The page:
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Processing.js Fabric.js Javascript Canvas Library 15 great HTML5 and CSS3 generators HTML5 and CSS3 are great languages to start off learning with, and I’ve always thought that one of the best ways to start learning is to just dive in and manipulate the code. As you could probably tell, this is where generators step in. They are a great way to generate some code, play with it, and learn. Not only that, they are incredibly useful because often times as a developer or designer we find we are doing things over and over again. As an example, I have a text-expander snippet that creates an HTML5 template that I wrote about here. I will say that most of this list is going to focus on CSS3 generators, simply because they are in demand more than HTML5 generators, and we will learn why. CSS3 Generators There is a somewhat negative connotation when it comes to these generators, and I have to say that as a designer and developer there is nothing negative about using one. General Generators This section will focus on generators that take care of the broad spectrum needs and usages.

JavaScript Image ASCIIfier Utilizing magic and the <canvas> element to turn internet images into sexy ASCII art Download : jsascii.js Example usage: Original image: ASCII image: jsAscii grabs the image from the page and paints it on a hidden canvas element. The following custom attributes can be set on image elements to control the ASCII conversion: asciify=(true/false) Set to true to convert image to ASCII asciiresolution=(low/medium/high)Set to high to use all pixels in image, medium to use every other and low to use only one in four pixels. asciiscale=(1-5)Set to 1 to maintain the size of the original image, 2 to double the size, etc. asciicolor=(true/false)Set to true to render the characters in color. asciiblock=(true/false)Set to true to render the characters as colored blocks (only if asciicolor=true). asciiinvert=(true/false)Inverts the character lookup table, so bright becomes dark and vice versa. asciichars=("...")Use a custom character lookup table, default is " .

Mobiscroll - The customizable HTML5 spinner control for touch devices like smartphones and tablets Livecodelab Getting Started with Three.js | Aerotwist ## Introduction I have used Three.js for some of my experiments, and it does a really great job of abstracting away the headaches of getting going with 3D in the browser. With it you can create cameras, objects, lights, materials and more, and you have a choice of renderer, which means you can decide if you want your scene to be drawn using HTML 5’s canvas, WebGL or SVG. And since it’s open source you could even get involved with the project. For all the awesomeness of Three.js, there can be times where you might struggle. The basics I will assume that you have at least a passing knowledge of 3D, and reasonable proficiency with JavaScript. In our 3D world we will have some of the following, which I will guide you through the process of creating: A scene A renderer A camera An object or two (with materials) You can, of course, do some crazy things, and my hope is that you will go on to do that and start to experiment with 3D in your browser. Support Set the Scene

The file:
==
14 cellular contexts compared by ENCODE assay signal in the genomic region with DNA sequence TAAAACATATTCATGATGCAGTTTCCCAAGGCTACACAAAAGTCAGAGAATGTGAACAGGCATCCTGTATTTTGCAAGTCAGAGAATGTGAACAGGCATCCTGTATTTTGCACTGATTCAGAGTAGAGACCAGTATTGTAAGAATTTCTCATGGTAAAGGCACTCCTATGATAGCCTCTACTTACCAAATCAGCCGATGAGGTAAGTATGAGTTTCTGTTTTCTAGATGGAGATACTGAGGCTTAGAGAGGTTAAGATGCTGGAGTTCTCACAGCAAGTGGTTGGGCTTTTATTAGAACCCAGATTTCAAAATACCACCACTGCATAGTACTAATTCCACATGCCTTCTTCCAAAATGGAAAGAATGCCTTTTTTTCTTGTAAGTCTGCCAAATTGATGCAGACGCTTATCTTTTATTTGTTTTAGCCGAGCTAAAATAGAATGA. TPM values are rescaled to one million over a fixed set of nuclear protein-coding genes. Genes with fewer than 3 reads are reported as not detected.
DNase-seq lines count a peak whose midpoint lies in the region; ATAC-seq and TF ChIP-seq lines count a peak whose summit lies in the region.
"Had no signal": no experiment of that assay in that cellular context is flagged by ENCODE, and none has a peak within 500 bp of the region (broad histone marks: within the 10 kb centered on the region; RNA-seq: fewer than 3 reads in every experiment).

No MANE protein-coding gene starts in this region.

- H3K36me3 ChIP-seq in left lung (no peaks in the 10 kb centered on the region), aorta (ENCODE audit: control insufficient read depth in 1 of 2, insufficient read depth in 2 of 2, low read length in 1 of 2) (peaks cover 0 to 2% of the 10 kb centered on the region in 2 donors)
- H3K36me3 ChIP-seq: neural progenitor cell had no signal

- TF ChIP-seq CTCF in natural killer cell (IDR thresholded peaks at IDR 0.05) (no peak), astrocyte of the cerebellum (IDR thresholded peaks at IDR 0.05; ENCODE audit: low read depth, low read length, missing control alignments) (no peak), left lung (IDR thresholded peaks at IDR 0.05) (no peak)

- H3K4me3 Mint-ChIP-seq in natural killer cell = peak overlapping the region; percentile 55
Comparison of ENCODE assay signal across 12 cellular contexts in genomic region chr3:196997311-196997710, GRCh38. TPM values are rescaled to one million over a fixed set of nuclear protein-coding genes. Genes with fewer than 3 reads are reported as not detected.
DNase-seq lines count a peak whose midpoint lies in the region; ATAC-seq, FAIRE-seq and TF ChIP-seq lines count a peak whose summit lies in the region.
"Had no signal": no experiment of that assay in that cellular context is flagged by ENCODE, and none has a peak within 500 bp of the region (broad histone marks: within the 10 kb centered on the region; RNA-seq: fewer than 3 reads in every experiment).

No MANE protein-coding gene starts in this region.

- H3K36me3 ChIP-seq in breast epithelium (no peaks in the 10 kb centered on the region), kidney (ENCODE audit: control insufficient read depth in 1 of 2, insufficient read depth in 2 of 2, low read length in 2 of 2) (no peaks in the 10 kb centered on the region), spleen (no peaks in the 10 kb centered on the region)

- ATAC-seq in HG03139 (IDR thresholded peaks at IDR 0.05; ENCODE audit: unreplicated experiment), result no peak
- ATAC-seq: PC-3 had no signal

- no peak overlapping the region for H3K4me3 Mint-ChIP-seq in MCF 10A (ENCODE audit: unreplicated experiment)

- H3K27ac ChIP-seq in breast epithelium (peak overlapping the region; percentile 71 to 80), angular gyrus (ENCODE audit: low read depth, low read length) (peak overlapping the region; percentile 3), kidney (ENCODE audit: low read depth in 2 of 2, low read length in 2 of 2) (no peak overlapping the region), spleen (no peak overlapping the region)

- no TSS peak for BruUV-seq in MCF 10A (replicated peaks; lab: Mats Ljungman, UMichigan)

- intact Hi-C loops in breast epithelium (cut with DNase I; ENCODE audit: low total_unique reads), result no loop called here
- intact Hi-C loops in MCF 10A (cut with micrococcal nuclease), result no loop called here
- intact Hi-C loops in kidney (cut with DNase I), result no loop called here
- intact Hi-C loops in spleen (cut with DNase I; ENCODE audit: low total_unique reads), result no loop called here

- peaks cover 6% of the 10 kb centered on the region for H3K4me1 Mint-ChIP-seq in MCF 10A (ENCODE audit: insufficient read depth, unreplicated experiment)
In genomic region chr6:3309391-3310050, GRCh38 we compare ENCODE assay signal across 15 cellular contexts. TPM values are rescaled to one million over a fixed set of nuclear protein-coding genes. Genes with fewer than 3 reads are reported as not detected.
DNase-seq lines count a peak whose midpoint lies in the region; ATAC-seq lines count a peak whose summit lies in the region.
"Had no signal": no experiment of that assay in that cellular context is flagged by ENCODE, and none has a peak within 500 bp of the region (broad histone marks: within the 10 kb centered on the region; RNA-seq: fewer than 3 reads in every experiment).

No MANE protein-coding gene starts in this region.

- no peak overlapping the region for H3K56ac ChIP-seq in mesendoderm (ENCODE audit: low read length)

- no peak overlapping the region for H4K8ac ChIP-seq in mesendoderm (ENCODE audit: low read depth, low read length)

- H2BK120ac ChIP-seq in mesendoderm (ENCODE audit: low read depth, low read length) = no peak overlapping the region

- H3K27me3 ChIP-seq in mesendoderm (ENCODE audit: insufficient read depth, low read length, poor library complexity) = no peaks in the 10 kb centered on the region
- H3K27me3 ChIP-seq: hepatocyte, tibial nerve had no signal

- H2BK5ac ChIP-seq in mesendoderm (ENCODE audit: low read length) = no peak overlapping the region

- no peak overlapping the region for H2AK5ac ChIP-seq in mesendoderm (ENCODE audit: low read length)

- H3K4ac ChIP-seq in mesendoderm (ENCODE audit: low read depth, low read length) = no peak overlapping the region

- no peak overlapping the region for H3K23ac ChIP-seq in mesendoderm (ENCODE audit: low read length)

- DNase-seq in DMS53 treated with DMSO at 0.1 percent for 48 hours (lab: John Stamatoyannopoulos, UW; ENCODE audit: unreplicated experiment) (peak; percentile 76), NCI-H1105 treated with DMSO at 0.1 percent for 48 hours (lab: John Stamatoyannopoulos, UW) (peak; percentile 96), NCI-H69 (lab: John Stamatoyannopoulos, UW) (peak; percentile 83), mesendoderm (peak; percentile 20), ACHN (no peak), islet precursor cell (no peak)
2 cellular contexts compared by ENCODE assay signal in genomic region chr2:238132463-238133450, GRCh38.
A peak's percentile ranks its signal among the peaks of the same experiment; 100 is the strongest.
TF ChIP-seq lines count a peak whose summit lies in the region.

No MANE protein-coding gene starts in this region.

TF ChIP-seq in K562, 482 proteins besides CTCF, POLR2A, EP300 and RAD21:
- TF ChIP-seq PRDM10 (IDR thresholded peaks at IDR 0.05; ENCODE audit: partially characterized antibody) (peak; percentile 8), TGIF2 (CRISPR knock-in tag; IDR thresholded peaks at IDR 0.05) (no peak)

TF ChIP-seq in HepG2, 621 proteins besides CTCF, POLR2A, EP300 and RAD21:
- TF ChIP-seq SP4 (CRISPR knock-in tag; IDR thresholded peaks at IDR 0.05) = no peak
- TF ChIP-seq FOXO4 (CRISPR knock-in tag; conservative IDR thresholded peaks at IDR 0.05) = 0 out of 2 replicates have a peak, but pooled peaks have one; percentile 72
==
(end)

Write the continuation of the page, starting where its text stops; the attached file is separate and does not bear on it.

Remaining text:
Literally Canvas Meemoo hackable web apps | Meemoo project by Forrest Oliphant nestorsilk/ThreeNodes4Max.js evanw.github.com/csg.js/ Source code: Documentation: Introduction Constructive Solid Geometry (CSG) is a modeling technique that uses Boolean operations like union and intersection to combine 3D solids. This library implements CSG operations on meshes elegantly and concisely using BSP trees, and is meant to serve as an easily understandable implementation of the algorithm. Example usage: Operations This library provides three CSG operations: union, subtract, and intersect. The solids a and b above were generated with the following code: Combined CSG Example Below is a solid constructed from a combination of operations: The solids above were generated with the following code: Try it! Edit the code below to construct your own solids.

/reFiddle+/ colony Colony is a neat little visualisation tool for exploring Node projects and their dependencies using d3.js. Each file is represented as a node in the graph. If one file depends on another, a link is made between the two files. Each file is coloured based on the module they belong to. By hovering over a node, you can see the file's name, the files it depends on (light), and the files that depend on it (dark). This demo is a visualisation of colony's own code and dependencies, but you can use the command-line tool to apply it to almost any NPM module or CommonJS project. Click on any file to focus on it: this displays the file's source code and hides any unrelated files on the screen. By pressing the tilde (~) key, you can toggle the size of this text box.

Examples Examples Boolean Operations Candy Crash Satie Liked To Draw Chain Tadpoles Nyan Rainbow Rounded Rectangles Radial Rainbows Meta Balls Voronoi Future Splash Smoothing Spiral Raster Division Raster Q-bertify Path Intersections Path Simplification Hit Testing Bouncing Balls

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